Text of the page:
There is no doubting the UUP’s desire for a shared future. But my suggestion is for it — and all other parties — is to further articulate its own strategy for realising this vision.

There needs to be more connection between the valuable work that ordinary party members and others do in communities with the party’s own vision for a shared and better future for all.

http://ourfuturetogether.posterous.com/uup-conference-2010-shared-future-panel

, ,

  • fitzjameshorse1745

    Im frankly not a big fan of this new panel format. Im basically an old dinosaur.
    It takes the politics out of politics.
    But here again is Duncan Morrow doing what Duncan Morrow does.
    Now Im a big fan of Duncan…..worthy son of a great father……and he has 469 friends on Facebook…..which is more than me (well who in their right mind would add me?)
    His likes include Anna Lo and Margaret Ritchie and all the usual “good stuff” that a man like Duncan should have as “likes”. (the UUP is not among his FB “likes”…yet)
    But its getting to the stage where Duncan is a one man political party of sorts or the “leader” of the non-political “Civic Society” party.
    And you guessed it….Im not a big fan of “civic society”.
    Essentially people who proclaim that our politicians of any kind are rogues and vagabonds……but paradoxically get to meet and influence political parties (and get to taste the vol au vents) much more than the ordinary voter or the ordinary rank and file party member.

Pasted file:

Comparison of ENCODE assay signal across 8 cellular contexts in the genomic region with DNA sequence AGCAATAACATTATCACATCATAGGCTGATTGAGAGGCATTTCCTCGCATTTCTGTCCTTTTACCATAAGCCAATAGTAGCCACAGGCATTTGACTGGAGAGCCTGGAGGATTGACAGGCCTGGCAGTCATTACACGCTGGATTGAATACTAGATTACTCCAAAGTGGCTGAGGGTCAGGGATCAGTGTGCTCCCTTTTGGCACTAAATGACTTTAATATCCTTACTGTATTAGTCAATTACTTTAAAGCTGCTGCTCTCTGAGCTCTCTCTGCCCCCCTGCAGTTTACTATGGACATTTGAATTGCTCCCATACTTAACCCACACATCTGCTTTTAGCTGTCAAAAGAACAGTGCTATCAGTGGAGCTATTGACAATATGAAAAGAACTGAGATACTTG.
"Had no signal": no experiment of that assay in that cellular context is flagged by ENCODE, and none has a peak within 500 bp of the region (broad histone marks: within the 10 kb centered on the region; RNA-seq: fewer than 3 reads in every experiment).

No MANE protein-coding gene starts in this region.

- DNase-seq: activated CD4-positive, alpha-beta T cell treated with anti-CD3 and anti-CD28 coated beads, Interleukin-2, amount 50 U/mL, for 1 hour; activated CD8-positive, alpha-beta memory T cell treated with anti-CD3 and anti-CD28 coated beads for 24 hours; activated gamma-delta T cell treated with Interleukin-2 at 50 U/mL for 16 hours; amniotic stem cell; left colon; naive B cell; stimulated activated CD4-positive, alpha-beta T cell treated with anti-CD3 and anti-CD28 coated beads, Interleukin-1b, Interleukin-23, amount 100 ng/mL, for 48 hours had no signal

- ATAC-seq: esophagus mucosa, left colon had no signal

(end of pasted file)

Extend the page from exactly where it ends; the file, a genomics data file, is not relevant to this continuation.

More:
Is this actually a help to Democracy?
    Or does it hinder it?

    But in a sense the SDLP last month and UUP this month (and Aliance Party next month???) are paying a kinda homage to Duncan and civic society. Perhaps political parties are just slightly too respectful. It might just be a good idea if they balanced the laudable notion of “outreach” with just making decisions.
    Dont run after civic society.
    Make civic society run after you.

  • Framer

    Kenny Donaldson spoke well. He is someone to watch.

    Duncan Morrow goes on so long you lose interest and can hardly remember a word of what he was saying.

  • fitzjameshorse1745

    I take Mr Framers point about Mr Morrow.
    But if he missed any of the speech he can probably hear it all again at the Dunadry in January.

  • Drumlins Rock

    did Duncan speak? oops think I dropped off at that point lol well it was quite warm in there….

  • My View